Highlights•Stable chlorine isotope data of volcanic rocks of the Ecuadorian arc are presented.•Chlorine isotopes correlate with typical slab fluid indices (Ba/La, Pb/Ce).•Across-arc Cl isotope variation is due to diminishing slab input away from trench.•Intravolcano Cl isotope variability is due to intracrustal magmatic evolution.

Geochemical investigation of Gabbroic Xenoliths from Hualalai Volcano: Implications for lower oceanic crust accretion and Hualalai Volcano magma storage system

Highlights•The lower oceanic crust (LOC) beneath the Hawaiian Islands has undergone minimal hydrothermal alteration.•The hydrothermal alteration history and composition of LOC can provide constraints on the mechanisms of LOC accretion.•A deep magma reservoir existed within or at the base of the LOC during the shield stage of Hualalai Volcano.•Isotopic heterogeneity observed in Hawaiian melts appears to derive from the heterogeneous plume source(s).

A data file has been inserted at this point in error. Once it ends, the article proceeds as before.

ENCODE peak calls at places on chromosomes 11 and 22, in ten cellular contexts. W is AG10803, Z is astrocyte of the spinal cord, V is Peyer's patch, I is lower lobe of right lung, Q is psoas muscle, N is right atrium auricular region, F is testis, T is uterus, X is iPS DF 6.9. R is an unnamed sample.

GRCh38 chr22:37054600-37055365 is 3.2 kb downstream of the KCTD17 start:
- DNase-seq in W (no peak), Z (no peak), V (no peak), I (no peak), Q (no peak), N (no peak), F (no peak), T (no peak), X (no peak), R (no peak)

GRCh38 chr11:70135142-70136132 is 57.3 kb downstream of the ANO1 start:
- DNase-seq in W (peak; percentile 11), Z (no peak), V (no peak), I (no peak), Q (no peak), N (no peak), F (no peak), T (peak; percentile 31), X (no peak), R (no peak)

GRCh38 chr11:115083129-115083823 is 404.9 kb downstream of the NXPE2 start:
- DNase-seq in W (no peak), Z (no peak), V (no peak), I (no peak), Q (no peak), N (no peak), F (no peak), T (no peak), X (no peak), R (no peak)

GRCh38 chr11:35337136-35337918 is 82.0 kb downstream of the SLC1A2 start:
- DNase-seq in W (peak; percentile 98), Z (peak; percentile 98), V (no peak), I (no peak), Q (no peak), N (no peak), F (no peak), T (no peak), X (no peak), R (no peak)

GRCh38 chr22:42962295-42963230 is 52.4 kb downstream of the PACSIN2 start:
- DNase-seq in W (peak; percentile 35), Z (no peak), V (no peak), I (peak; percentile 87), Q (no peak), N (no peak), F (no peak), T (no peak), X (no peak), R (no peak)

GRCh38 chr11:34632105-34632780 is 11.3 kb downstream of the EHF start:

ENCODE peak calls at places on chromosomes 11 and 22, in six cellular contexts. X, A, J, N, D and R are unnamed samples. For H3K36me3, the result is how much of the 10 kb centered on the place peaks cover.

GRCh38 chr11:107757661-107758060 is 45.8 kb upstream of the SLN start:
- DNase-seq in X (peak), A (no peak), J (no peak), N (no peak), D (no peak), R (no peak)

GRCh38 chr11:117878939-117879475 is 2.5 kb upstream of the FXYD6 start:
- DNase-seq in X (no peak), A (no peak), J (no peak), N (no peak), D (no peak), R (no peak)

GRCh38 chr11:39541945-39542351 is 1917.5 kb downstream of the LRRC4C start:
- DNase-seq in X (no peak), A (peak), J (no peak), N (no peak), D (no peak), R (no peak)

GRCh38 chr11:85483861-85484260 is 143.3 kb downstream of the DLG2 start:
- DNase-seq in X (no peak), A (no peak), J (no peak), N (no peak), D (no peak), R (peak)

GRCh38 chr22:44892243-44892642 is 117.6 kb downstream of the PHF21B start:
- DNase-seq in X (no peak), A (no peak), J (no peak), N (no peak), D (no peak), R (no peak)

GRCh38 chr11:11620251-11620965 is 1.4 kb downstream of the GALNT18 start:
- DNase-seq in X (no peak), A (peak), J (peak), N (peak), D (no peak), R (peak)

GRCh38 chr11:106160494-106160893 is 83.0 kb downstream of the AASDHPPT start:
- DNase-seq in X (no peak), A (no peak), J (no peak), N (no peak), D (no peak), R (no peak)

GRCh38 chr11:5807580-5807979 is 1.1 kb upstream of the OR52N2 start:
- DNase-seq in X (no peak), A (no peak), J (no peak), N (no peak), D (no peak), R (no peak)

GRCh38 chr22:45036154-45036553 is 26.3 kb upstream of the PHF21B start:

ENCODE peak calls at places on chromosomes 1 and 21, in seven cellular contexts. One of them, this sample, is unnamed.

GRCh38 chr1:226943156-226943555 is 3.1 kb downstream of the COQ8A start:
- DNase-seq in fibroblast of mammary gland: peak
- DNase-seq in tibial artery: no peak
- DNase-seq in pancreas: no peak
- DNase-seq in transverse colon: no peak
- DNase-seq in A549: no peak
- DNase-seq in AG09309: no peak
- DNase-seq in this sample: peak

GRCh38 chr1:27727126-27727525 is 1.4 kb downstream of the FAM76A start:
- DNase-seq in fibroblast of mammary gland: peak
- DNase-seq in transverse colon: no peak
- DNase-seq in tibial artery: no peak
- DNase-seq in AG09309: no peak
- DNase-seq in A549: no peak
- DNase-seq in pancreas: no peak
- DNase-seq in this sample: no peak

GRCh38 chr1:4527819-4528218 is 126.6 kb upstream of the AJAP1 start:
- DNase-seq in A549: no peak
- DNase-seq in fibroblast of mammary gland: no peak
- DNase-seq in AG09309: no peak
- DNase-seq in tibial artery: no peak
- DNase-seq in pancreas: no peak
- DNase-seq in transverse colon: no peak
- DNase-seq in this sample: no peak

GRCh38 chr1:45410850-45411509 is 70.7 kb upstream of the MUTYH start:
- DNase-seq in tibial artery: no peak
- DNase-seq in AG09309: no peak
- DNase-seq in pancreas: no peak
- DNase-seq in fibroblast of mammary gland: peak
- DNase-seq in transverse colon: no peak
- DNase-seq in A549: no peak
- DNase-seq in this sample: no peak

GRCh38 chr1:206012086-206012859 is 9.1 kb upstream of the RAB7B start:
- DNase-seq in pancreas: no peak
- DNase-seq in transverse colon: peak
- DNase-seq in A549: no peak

On the (mis)behavior of water in the mantle: Controls on nominally anhydrous mineral water content in mantle peridotites

Highlights•We measured NAM water contents in Colorado Plateau peridotite xenoliths via SIMS.•No correlation between NAM water content and melt depletion or metasomatism.•Hydrous mineral bearing and anhydrous xenoliths have the same NAM water content.•Rapid hydrogen diffusion erases NAM water content variability and correlations.•Diffusion of hydrogen explains low variability of NAM water content relative to Ce.

The stable isotope composition of halite and sulfate of hyperarid soils and its relation to aqueous transport